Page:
Heritage Group meeting of October 17, 2019.
Angela Chotka is a Program Manager in RRC’s School of Hospitality & Culinary Arts. We thank her for agreeing to fill in at the last minute for today’s originally scheduled speaker, Rebecca Chartrand, who was unable to attend. Angela started at RRC in the Applied Arts portfolio of Continuing Education. While there, she was asked to do a pilot study to deliver RRC’s Professional Baking and Patisserie Certificate Program, in community, to people that don’t often experience post-secondary success. The following is her sharing of that experience to date.
For many, poverty, mental health issues, addiction and trauma are barriers to higher education. Facing many such barriers, Angela’s target audience clearly needed different supports and a different understanding of what is needed to be successful in a post-secondary program. The Program’s challenge was to prepare them for post-secondary success, resulting in three particular areas of focus:
- College preparation.
280 hours of College Prep were spread out over four months. Because students weren’t used to sitting for a full day, with people they didn’t know, class-time was initially limited to three hours per day. Math and science were pillars of the program, but the project touched on all areas of college life. It was important for students to understand and then put distance between from their previous school experiences. So, pedagogically, project- and competency-based learning were central to the design. One assignment focused on researching strategies for coping with one’s own stress, followed by putting the information into a PowerPoint, presenting it to staff and classmates, and then having group discussion. Another had students work together to make safety signs in poster format for machines in the bakery.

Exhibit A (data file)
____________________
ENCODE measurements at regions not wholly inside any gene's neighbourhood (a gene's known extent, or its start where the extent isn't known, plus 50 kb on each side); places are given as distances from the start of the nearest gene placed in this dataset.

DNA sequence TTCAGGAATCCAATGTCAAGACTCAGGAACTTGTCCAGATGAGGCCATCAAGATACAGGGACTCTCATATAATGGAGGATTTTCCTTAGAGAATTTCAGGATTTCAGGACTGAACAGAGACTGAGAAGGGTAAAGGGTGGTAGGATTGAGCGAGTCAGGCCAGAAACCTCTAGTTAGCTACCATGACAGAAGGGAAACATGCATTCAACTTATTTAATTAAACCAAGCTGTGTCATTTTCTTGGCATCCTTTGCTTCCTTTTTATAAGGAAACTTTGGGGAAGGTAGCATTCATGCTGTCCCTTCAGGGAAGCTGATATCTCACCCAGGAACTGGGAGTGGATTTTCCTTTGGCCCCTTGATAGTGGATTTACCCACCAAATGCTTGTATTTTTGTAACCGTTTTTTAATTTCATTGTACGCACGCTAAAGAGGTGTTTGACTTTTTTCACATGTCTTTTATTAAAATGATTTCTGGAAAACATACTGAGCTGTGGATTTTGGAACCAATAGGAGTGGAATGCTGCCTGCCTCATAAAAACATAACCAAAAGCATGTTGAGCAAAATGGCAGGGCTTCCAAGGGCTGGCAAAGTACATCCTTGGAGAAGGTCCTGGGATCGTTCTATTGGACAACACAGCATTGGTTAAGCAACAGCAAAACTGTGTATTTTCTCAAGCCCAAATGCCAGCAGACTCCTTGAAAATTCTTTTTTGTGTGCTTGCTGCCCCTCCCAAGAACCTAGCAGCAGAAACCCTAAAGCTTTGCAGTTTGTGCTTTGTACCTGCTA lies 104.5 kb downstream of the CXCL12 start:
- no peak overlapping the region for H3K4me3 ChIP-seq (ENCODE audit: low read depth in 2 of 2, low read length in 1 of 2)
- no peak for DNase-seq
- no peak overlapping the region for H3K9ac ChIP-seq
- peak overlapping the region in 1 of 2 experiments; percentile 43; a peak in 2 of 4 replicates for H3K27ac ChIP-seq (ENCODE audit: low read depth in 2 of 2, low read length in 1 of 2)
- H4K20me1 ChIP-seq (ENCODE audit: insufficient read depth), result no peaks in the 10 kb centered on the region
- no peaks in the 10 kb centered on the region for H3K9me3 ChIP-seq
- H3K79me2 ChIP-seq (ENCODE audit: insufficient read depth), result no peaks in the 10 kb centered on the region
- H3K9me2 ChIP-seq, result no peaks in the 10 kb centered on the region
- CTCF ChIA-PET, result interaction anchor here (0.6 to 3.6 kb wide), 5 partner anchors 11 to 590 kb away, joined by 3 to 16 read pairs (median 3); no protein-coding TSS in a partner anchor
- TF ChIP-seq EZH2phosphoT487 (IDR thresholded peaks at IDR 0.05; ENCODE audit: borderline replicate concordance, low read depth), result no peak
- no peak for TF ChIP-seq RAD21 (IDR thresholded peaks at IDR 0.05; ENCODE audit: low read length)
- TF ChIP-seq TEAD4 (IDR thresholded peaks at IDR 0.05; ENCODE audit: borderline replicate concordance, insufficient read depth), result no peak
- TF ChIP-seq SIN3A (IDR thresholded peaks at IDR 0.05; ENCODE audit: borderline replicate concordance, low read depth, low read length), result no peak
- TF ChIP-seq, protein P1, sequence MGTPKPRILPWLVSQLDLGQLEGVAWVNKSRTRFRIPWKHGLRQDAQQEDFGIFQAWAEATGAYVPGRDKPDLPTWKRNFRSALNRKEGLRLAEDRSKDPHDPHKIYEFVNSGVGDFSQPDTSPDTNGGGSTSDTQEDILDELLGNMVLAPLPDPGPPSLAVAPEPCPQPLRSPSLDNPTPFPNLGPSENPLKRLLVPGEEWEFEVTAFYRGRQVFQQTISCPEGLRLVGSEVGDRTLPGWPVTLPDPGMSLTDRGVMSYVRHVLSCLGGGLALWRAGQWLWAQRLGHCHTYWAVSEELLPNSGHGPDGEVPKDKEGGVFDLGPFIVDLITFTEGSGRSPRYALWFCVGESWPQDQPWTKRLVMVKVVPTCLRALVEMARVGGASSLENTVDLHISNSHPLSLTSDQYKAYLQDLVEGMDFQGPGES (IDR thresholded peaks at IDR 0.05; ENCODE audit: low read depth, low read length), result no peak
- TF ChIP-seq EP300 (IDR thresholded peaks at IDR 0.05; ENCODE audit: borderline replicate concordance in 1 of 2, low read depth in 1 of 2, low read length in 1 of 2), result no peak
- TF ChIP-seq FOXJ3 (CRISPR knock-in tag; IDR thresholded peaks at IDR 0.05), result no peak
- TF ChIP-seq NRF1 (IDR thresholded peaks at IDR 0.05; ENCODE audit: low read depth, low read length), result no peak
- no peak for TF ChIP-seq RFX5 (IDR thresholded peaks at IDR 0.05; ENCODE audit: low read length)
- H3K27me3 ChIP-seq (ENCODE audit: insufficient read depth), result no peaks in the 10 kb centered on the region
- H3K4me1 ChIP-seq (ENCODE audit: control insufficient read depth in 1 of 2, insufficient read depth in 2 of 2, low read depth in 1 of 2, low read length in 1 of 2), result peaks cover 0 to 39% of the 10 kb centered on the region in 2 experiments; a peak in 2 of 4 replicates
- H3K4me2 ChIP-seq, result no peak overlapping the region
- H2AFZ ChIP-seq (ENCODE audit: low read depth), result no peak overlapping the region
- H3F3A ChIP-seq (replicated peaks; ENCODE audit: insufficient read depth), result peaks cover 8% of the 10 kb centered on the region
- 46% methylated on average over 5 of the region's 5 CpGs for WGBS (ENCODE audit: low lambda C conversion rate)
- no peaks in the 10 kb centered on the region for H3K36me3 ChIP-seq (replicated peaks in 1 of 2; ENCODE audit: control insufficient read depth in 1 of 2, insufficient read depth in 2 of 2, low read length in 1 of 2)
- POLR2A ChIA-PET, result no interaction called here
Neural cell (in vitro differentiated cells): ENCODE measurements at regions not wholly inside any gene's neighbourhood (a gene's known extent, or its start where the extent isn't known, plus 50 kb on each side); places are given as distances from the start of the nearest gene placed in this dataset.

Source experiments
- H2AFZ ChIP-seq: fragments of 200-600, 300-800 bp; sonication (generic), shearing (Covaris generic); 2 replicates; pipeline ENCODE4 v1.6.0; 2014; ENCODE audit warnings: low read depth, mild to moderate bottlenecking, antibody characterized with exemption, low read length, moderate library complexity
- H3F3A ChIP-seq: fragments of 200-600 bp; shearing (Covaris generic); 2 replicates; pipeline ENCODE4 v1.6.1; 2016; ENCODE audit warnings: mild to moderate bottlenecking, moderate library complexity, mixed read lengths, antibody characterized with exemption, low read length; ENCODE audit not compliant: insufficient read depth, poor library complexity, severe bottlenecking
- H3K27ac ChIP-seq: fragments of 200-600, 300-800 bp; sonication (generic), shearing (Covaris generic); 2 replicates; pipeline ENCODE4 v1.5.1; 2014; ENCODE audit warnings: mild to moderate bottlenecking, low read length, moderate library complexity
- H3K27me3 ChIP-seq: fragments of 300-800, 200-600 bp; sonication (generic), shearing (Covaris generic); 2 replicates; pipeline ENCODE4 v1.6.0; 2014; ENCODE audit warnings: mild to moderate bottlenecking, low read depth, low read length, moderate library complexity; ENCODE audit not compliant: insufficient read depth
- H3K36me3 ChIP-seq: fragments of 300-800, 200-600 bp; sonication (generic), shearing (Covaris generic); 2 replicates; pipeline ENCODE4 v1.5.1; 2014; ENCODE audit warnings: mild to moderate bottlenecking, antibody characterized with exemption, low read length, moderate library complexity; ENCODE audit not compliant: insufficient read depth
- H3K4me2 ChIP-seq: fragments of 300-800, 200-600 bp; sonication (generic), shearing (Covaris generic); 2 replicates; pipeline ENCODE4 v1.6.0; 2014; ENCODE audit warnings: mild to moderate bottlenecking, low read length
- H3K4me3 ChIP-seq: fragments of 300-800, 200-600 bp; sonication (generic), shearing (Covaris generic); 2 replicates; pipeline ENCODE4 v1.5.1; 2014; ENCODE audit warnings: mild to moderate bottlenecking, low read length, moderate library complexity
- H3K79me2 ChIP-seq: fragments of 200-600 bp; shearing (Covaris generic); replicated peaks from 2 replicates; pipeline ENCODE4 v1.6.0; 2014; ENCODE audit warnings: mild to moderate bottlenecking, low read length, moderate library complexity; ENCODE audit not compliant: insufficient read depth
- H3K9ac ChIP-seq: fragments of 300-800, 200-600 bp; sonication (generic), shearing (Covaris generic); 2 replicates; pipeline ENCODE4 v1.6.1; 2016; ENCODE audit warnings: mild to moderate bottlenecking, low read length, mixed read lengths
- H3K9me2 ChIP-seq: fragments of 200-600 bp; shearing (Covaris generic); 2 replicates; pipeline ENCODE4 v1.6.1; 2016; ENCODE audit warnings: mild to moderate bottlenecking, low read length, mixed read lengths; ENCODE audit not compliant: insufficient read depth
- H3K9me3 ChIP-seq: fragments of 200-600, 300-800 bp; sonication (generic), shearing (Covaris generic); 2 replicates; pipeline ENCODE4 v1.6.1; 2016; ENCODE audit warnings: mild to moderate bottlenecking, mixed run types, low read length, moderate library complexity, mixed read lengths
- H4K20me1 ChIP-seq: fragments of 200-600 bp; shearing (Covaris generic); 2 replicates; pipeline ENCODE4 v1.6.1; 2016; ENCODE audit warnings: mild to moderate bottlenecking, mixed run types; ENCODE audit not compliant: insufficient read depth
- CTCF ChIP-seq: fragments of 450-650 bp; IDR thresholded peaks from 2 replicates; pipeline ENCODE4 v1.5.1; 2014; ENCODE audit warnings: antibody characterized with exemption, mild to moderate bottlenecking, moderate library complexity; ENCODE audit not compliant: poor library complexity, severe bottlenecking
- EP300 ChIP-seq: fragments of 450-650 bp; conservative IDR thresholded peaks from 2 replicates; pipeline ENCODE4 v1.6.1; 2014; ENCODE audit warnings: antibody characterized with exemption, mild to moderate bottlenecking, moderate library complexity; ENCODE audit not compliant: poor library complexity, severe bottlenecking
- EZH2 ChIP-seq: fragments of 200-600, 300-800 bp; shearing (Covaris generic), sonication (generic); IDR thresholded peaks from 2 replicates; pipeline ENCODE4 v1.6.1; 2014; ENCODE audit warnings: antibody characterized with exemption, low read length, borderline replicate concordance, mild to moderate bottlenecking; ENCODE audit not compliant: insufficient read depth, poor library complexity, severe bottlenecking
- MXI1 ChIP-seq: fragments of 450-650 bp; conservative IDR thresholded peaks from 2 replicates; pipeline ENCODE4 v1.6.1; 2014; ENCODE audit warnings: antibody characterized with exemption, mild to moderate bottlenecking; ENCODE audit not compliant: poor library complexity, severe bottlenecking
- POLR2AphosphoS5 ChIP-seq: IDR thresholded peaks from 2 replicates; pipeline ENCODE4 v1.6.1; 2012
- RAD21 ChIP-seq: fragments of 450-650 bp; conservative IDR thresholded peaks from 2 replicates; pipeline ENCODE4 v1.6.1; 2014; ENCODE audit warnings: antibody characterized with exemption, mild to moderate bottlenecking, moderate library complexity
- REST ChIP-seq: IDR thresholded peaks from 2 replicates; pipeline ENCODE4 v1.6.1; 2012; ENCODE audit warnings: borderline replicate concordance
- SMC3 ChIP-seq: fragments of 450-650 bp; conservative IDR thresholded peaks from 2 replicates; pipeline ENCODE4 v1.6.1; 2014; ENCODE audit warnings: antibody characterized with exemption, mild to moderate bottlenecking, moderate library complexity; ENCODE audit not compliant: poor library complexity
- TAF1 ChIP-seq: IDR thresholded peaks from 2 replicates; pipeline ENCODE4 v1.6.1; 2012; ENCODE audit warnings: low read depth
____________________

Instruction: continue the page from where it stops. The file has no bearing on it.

Students are often required to participate with external organizations such as Child and Family Services (CFS), housing and Employment and Income Assistance (EIA). These organizations tend to be complex and, despite good intentions, sometimes operate in silos. Our Students relationships’ with outside groups are often not very good, or are very complicated. Uncertainty and chaos in their lives can make it difficult to keep to schedules and attend meetings, and not having a printer to print out forms – often required to be filled out by other service providers – make it hard to meet program requirements and deadlines.
To recruit students for this pilot program, RRC reached out to agencies such as the Addictions Foundation of Manitoba, the Mood Disorders Group of Manitoba and the Schizophrenia Society for help find students at a point in their recovery journey where they were ready for the next step. Candidates needed a referral, and had to have been working with the referring organization for a couple of years and be stable in their recovery. Having enough stability to try post secondary was crucial. The referring organizations also committed to providing the students ongoing support.
One of the hardest pieces has been navigating the financial supports for students. It was very grim for students. Prior to RRC’s involvement, students were not always getting what they were entitled to from outside agencies. For example, doctors’ forms were being emailed to them. How can someone with no access to a printer print off forms? The program’s counsellor case manager, having previously worked in EI and understanding what was involved, helped with these complex pieces and advocated for students. Some students were living on $235 a month when they started the program. The counsellor would advocate for the students to ensure they got what they were entitled to.
Students have learned strategies for handling conflict and stress that are not usually acceptable in many professional environments. We unpacked existing strategies and the impact on others and then work on handling conflict and stress. Many had never been taught what is expected in post-secondary (e.g. how to work in a library, what is unprofessional conduct, how to manage one’s own frustration). So they not only suffered high anxiety, but were also not aware of how they were reacting and impacting the people around them.
Many students had not had a good experience in school. Being told they wouldn’t amount to anything filled them with self-doubt and a lack of confidence. To help the students uncover what provoked them, they were given mini breaks to pay attention to their bodies. In the face of so much trauma, lateness was approached from, “How are you today?”, rather than, “You’re late”. More emphasis was placed on punctuality later in the program as part of their professionalism mark.